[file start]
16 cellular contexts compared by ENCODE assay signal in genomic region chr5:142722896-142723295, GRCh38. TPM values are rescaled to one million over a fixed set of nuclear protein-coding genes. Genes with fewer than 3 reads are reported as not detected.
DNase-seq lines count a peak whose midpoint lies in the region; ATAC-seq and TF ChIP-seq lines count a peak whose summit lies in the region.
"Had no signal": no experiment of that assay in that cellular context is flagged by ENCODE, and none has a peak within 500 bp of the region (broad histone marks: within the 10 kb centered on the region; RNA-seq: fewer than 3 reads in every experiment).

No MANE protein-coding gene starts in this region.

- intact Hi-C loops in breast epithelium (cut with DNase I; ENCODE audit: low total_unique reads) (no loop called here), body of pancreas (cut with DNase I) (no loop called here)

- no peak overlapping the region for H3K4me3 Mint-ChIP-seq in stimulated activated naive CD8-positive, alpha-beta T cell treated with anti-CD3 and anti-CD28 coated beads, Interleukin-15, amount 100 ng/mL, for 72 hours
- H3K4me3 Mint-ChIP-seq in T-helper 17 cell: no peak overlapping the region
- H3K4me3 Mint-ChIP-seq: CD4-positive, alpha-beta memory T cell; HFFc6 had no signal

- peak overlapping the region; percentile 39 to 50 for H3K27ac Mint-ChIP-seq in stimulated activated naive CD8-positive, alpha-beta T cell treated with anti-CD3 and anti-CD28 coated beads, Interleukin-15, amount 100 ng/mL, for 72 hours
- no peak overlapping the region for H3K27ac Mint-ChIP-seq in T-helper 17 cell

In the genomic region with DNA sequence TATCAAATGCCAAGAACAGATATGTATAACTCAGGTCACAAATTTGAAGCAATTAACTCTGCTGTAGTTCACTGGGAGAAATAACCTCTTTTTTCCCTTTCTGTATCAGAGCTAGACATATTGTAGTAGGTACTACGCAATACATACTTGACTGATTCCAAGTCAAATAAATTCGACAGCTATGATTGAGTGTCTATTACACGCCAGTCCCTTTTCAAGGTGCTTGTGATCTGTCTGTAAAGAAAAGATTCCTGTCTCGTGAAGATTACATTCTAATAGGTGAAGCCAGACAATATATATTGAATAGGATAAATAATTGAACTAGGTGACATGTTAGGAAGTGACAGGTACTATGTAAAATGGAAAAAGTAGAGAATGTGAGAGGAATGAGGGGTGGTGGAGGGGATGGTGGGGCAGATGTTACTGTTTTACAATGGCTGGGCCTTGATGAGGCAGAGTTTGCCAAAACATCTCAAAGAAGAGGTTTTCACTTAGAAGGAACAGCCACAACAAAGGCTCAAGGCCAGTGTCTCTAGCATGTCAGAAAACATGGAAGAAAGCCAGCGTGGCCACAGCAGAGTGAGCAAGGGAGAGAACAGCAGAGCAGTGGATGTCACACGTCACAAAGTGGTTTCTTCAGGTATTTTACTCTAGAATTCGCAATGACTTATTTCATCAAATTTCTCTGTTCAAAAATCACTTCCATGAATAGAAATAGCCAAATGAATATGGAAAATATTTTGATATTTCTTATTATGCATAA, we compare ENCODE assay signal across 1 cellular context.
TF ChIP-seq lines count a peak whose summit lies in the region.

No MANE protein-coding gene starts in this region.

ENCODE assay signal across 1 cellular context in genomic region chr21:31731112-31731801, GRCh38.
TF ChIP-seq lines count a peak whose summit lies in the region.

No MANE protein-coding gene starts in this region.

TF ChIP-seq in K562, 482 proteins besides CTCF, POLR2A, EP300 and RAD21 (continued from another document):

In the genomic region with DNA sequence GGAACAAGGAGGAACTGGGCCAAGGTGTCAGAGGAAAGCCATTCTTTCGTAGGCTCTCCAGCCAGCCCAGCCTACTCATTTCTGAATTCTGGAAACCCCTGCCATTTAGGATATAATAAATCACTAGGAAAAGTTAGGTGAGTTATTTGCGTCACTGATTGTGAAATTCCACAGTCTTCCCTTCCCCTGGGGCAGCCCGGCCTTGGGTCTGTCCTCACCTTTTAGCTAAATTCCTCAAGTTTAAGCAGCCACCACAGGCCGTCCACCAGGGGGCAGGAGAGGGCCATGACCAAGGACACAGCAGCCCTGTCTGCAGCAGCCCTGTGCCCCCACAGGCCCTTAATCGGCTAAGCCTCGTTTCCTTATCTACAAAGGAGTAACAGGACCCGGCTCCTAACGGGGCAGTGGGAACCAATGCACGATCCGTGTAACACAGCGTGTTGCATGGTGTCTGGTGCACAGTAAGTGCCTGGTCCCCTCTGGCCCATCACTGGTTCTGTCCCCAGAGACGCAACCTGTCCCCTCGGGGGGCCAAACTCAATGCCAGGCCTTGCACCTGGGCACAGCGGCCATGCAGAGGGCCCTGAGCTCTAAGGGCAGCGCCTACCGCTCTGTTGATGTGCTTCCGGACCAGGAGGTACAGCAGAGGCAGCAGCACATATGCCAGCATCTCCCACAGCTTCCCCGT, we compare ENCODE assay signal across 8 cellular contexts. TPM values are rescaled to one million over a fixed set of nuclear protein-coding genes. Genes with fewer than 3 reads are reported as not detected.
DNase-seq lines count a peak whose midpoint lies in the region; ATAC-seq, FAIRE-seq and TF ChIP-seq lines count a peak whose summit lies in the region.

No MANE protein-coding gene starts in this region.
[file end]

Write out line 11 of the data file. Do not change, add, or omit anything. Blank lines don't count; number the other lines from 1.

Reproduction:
In the genomic region with DNA sequence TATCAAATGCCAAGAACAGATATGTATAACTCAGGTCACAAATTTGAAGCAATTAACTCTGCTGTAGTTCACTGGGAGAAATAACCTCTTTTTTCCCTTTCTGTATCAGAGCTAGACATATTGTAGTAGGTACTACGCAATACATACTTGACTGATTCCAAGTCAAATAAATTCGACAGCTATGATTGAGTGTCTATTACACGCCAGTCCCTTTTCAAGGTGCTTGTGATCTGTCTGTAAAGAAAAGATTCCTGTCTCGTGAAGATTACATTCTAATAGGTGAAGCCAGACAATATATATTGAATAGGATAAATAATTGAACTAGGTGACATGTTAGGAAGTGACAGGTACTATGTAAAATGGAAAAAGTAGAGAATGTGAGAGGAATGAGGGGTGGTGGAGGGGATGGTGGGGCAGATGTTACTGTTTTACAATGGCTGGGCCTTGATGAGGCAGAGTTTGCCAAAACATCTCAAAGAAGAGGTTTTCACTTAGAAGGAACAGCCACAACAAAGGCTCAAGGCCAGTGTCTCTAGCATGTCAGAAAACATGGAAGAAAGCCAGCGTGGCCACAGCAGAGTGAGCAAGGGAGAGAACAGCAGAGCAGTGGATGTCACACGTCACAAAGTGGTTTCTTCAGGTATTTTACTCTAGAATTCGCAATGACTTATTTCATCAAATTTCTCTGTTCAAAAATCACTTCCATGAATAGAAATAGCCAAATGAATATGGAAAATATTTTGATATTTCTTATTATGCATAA, we compare ENCODE assay signal across 1 cellular context.